My name is David Way. I’m a retired auto shop owner who is Corvette crazy! I’ve loved Corvettes since I was a young man and saw the movie Corvette Summer. If you’re familiar with that movie, Mark Hamill had a wildly customized Corvette, and it always brings back old Corvette memories for me. I’ve had so many Corvettes throughout my life that I’ve lost count. I loved them all and had a blast working on them and driving them!
The Car: I took this 1972 LT1 convertible in on a trade. It only has 64,000 miles on it. It’s a numbers matching car with power steering, power brakes and factory A/C. The engine has been rebuilt, angled plug heads, the works. I don’t know what’s inside it, but it feels like it has about 550 horsepower. When I finish it, I intend to have it dyno’d. The Super T10 4-speed feels strong. I have only driven it a few times–with open headers, no windshield… you get the picture! Sideways in 1st and 2nd gears– this is a very powerful car. Had to bring it home seeing that I forgot my goggles and a license tag. The car was owned by a few people before I got it. Either they just couldn’t finish it or maybe they didn’t know how to. I guess it could be intimidating to take apart a customized 1972 Corvette. When I got the car it came with a bunch of boxes. A lot of the parts were the old original parts that came off the car before the kit was put on. All the suspension parts had been replaced. Mechanically, the car had been completely rebuilt, minus the interior wiring and the exterior.
The Body: I really loved the Daytona kit that Eckler’s built for the car. I had a Daytona hood like this one in the ’80s on a ’70 model I owned at the time. The only part of this car I did not like was the rear bumper. It had to go! One of my close friends had a C5 rear bumper, so being somewhat of a fiberglass expert or nut (which ever you would like to call me), I thought it would really look cool to form the C5 bumper onto the car. So I went to work. The C5 bumper was not wide enough for the C3 and way too deep. So I got out my cutting tools and went to work. First, I had to cut the bumper at the bottom in half to make it kind of fit. Then after a few cuts and hours of working the fiberglass, it began to take shape. I worked hard to make the lower panels fit the inner wheels, and did my very best not to take away from the original design. I used the pieces I cut out of the C5 to fabricate it. I had to fabricate filler sections with foam to make the C5 wider to fit the C3, or I would have had some flat surfaces to deal with. Louvers, maybe? No. So I just molded the bumper to the quarter panels. I liked that look better. I don’t have a lot of space in my 20 x 24 garage– this project would have been way easier with more room. I am thankful however, that I have a home with an upstairs for storage. Sometimes we just have to compromise.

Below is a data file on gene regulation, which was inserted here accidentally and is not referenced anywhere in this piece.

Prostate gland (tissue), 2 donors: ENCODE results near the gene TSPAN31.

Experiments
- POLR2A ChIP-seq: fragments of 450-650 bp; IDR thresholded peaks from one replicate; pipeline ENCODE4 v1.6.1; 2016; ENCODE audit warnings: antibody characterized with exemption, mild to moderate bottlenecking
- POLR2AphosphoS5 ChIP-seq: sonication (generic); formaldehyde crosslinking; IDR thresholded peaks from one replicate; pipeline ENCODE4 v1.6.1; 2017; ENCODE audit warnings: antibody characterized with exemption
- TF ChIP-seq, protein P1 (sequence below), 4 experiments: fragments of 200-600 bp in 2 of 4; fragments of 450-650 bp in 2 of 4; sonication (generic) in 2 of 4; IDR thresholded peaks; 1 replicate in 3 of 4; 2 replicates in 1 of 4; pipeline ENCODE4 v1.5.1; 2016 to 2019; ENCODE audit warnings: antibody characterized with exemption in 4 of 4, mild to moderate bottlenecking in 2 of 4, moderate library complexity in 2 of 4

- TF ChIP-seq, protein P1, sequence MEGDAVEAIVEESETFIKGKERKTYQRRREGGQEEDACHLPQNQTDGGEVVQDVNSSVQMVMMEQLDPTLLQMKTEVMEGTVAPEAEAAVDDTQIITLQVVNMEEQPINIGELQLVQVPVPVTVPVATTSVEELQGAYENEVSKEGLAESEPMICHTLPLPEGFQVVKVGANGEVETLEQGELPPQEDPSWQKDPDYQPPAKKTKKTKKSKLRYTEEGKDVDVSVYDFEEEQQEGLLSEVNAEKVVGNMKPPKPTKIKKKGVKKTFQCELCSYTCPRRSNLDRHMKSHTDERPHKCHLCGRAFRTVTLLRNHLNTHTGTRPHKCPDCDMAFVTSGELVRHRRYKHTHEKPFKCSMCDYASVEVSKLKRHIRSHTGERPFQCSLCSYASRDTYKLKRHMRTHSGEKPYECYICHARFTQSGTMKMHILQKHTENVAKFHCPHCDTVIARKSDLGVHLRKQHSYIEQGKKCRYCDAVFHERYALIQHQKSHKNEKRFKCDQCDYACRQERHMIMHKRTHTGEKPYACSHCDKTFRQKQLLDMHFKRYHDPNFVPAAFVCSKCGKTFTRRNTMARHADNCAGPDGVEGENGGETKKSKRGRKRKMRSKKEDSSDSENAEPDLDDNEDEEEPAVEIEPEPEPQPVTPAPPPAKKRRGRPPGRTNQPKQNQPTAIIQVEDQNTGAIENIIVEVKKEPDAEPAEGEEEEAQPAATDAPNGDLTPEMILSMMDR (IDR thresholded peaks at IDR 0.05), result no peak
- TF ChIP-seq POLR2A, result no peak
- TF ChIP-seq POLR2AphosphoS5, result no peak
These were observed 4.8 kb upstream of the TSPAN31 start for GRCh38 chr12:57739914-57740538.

Getting back to the body, it’s hard to sand and block the car since it has so many curves, but I like a challenge! I have really enjoyed working on this car. I don’t know of any other cars with the Daytona kit with a C5 rear bumper. I am in the process of painting it and getting ready to put it back together. I can’t wait to drive it to the local cruise-ins. This car is most certainly going to take up its side of the road, no doubt about it. The wide body kit is awesome. A blast from the past with a touch of today’s Corvette. A dream come true for an old Corvette lover like my self.
I hope you enjoyed the story on my “Summer Corvette”.
Updated May 12, 2014: Here are some final photos of my Summer Corvette: